If it is from the mobile mast is that normal, or could it mean that the mast is faulty?
Code:Date/Time Severity User Activities 2011/01/19 13:47:04 Low AP[68:92:34:1e:97:c0] detects radar burst on radio [11a/n] and channel  goes into non-occupancy period. 2011/01/19 13:47:04 Low AP[68:92:34:1e:97:c0] detects radar burst on radio [11a/n] and channel  goes into non-occupancy period. 2011/01/19 13:45:53 Low AP[68:92:34:1e:97:c0] detects radar burst on radio [11a/n] and channel  goes into non-occupancy period. 2011/01/19 13:45:53 Low AP[68:92:34:1e:97:c0] detects radar burst on radio [11a/n] and channel  goes into non-occupancy period. 2011/01/19 13:44:19 Low AP[68:92:34:1e:97:c0] detects radar burst on radio [11a/n] and channel  goes into non-occupancy period. 2011/01/19 13:44:19 Low AP[68:92:34:1e:97:c0] detects radar burst on radio [11a/n] and channel  goes into non-occupancy period. 2011/01/19 13:43:10 Low AP[68:92:34:1e:97:c0] detects radar burst on radio [11a/n] and channel  goes into non-occupancy period. 2011/01/19 13:43:10 Low AP[68:92:34:1e:97:c0] detects radar burst on radio [11a/n] and channel  goes into non-occupancy period. 2011/01/19 13:39:50 Low AP[68:92:34:1e:97:c0] detects radar burst on radio [11a/n] and channel  goes into non-occupancy period. 2011/01/19 13:39:50 Low AP[68:92:34:1e:97:c0] detects radar burst on radio [11a/n] and channel  goes into non-occupancy period. 2011/01/19 13:31:54 Low AP[68:92:34:1e:97:c0] detects radar burst on radio [11a/n] and channel  goes into non-occupancy period. 2011/01/19 13:31:54 Low AP[68:92:34:1e:97:c0] detects radar burst on radio [11a/n] and channel  goes into non-occupancy period. 2011/01/19 13:30:21 Low AP[68:92:34:1e:97:c0] detects radar burst on radio [11a/n] and channel  goes into non-occupancy period. 2011/01/19 13:30:21 Low AP[68:92:34:1e:97:c0] detects radar burst on radio [11a/n] and channel  goes into non-occupancy period.
That I wouldnt like to say without an RF survey but I have a 5ghz bridge on the rear of my house that connects to my workshop about 180 ft away.If it is from the mobile mast is that normal, or could it mean that the mast is faulty?
In order to keep the 150Mb link I run it on full legal but I can see my bridge SSID quite easily within beam width 3km away! I haven't measured it at a fill 1watt yet but I'm told it can reach 6km.
So yes Im sure that it's quite possible for you to get a Microwave hit.
BTW where are the school kitchens?
I do LOL when people talk about microwave ovens affecting their wifi networks!
Have you seen the size of those Hobart Commercial units!
Some of them could blackout GCHQ when in use...
The kitchens are quite nearby actually as well, just along the corridor. Don't know what sort of microwaves they use though.
Is there any software that can do some sort of RF survey, or would it have to be some sort of specialised hardware?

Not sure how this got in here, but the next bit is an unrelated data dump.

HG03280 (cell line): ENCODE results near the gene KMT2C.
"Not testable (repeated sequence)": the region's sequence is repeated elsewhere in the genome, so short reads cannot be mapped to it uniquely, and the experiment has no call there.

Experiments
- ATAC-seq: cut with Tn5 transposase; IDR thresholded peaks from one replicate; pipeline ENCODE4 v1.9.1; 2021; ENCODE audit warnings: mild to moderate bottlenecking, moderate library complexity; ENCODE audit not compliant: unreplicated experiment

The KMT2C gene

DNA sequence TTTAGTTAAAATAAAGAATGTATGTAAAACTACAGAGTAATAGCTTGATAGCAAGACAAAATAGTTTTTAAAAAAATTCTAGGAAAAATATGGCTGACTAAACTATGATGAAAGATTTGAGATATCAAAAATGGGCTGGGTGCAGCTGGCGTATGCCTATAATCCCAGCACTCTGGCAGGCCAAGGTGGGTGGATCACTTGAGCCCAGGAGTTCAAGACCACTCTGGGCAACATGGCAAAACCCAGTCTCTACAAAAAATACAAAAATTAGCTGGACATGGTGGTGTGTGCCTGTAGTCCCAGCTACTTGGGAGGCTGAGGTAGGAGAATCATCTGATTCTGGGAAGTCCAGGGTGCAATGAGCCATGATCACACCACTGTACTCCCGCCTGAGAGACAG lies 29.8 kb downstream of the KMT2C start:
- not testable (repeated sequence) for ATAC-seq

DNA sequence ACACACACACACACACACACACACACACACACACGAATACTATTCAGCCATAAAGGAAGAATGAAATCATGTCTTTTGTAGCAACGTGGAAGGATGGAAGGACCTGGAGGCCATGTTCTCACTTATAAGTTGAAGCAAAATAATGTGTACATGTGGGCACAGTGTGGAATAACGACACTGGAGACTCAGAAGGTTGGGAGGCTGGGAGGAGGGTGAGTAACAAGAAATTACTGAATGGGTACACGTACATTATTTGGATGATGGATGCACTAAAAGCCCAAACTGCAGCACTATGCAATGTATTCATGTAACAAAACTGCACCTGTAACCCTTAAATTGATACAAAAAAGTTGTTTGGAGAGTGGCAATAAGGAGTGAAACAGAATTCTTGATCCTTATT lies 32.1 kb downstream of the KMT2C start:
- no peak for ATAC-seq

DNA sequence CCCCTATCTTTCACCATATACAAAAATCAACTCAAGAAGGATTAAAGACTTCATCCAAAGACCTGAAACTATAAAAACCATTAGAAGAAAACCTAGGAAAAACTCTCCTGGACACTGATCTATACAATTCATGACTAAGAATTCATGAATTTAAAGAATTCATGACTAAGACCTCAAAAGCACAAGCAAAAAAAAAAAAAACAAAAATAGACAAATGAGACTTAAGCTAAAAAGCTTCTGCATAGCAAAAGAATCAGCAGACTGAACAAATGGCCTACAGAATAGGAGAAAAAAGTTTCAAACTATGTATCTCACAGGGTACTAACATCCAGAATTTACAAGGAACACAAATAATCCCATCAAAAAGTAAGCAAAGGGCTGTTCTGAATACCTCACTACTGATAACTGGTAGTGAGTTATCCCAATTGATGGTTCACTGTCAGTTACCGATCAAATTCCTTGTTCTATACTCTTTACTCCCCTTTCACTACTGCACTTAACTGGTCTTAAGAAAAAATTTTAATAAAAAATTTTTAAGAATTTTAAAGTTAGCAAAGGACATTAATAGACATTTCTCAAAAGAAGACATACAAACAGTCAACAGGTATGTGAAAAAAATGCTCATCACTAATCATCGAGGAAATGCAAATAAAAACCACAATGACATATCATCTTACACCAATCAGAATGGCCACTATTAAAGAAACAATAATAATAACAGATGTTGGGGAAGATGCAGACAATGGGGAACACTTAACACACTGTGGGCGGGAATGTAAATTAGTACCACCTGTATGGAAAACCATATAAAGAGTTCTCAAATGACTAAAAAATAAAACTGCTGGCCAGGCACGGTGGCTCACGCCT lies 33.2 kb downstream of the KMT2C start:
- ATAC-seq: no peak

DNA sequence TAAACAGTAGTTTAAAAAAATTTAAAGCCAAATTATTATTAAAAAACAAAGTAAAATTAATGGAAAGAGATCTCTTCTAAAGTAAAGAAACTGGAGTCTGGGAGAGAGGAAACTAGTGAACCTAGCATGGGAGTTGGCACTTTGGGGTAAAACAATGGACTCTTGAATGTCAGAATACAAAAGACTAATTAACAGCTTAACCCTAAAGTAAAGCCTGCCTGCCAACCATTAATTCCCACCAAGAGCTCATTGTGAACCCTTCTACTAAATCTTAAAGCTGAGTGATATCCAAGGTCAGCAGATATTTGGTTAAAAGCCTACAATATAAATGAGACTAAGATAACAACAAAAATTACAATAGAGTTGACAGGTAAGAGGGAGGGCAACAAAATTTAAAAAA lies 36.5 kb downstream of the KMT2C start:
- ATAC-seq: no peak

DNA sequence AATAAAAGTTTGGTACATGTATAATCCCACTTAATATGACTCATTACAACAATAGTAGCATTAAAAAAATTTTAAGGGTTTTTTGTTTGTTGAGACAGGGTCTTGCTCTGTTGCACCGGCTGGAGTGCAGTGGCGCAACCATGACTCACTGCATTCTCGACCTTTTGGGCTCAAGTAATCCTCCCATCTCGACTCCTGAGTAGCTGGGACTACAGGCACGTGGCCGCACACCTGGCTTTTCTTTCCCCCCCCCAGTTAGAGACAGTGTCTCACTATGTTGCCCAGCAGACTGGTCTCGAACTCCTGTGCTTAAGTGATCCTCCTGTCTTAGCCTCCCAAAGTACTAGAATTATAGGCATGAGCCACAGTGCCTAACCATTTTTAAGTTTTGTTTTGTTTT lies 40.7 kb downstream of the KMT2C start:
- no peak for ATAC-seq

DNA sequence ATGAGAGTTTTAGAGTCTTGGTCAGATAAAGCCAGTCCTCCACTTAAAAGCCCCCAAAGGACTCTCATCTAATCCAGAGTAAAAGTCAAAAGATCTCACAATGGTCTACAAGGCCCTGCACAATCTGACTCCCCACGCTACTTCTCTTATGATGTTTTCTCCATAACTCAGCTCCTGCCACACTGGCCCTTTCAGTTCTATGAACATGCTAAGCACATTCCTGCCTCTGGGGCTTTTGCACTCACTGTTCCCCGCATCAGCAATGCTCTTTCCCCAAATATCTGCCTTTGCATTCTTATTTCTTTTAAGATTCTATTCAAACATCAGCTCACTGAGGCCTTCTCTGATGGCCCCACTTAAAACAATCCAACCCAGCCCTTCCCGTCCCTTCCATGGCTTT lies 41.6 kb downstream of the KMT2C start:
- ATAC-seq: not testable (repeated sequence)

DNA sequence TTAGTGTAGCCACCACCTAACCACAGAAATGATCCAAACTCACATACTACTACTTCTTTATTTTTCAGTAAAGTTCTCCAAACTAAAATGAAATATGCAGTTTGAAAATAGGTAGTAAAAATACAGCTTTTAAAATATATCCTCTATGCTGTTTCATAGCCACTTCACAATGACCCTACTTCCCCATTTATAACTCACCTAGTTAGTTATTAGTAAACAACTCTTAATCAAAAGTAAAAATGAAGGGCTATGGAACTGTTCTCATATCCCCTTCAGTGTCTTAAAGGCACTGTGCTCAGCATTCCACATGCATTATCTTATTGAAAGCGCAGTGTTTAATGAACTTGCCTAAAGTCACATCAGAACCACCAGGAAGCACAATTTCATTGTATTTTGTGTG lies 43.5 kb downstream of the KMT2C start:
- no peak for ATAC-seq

To be honest all of the free stuff uses normal hardware and focuses on Signal Strength when you really need to be measuring SNr and looking at the wider field of view with a spectral analyser.
There are a few "cheap" USB devices and even some of the manufacturers drivers and management software that can do a lot of stuff, but to make any real sense of the spectrum you need to spend some money.
These guys have 3 offerings
You would need to spend at least £1500 for the cheapest Fluke device to look at the problem or
AirMedic for about £900
I personally own the Etherscope II with all of the options which I have had for 3 years and couldnt work without it. It was the best £6k I ever spent.
Hi guys I used to install CCTV and Intruder systems and you may not be aware but the alarm detectors that have passive infra red and microwaves known as a dual tec can cause the exact problem that you are experiencing. We had a site that proved it to us using a spectrum analiser.
From observation if the detectors have more than one led i.e. green red and amber it most likely has a microware. You can cover the detector with silver foil to prove this but I wouldnt recommend it as it may have anti masking make sure you don't leave the foil over the detectors at night.
I too have a Ruckas wireless LAN across my school with 30 AP's installed by Nexgen Solutions. Worked great in year 1, had issues when I introduced Vista with pre-authentication problems. Basically the kids logged in and did not get their home drive (H. They had to logout and in again and it worked. Since last summer we upgraded everything to Windows 7 and also installed a Server Farm running RD Services to 50 10Zig thin clients. This uses multicasting to talk between the clients and servers. Since then we can have no more than 50 clients and our AP's drop off like flies. We have one default VLAN on all HP switches, no subnets anywhere. The server farm runs great but we have had two experts in, one a Cisco engineer who says if we turn the farm off the probelm goes. Not a lot of use that, because we have to use it. Yesterday we had a HP switch expert who said the core switch chassis was faulty but HP don't agree. My point is this: I am sure that the Ruckas Zone Director and AP's use multicasting and the only thing that really fails is the wireless. Nexgen say there is nothing wrong with it and I have done 5 firmware upgrades and am currently on 188.8.131.52 build 7.
The only way forward seems to be to either put my server farm and clients on a VLAN or use subnetting to isolate traffic. I have bought a Fluke Inline Series II Tester and noticed that when plugged into any switch when the multicast reading goes to 95% or more the wireless falls over. At 99% the wired network slows down.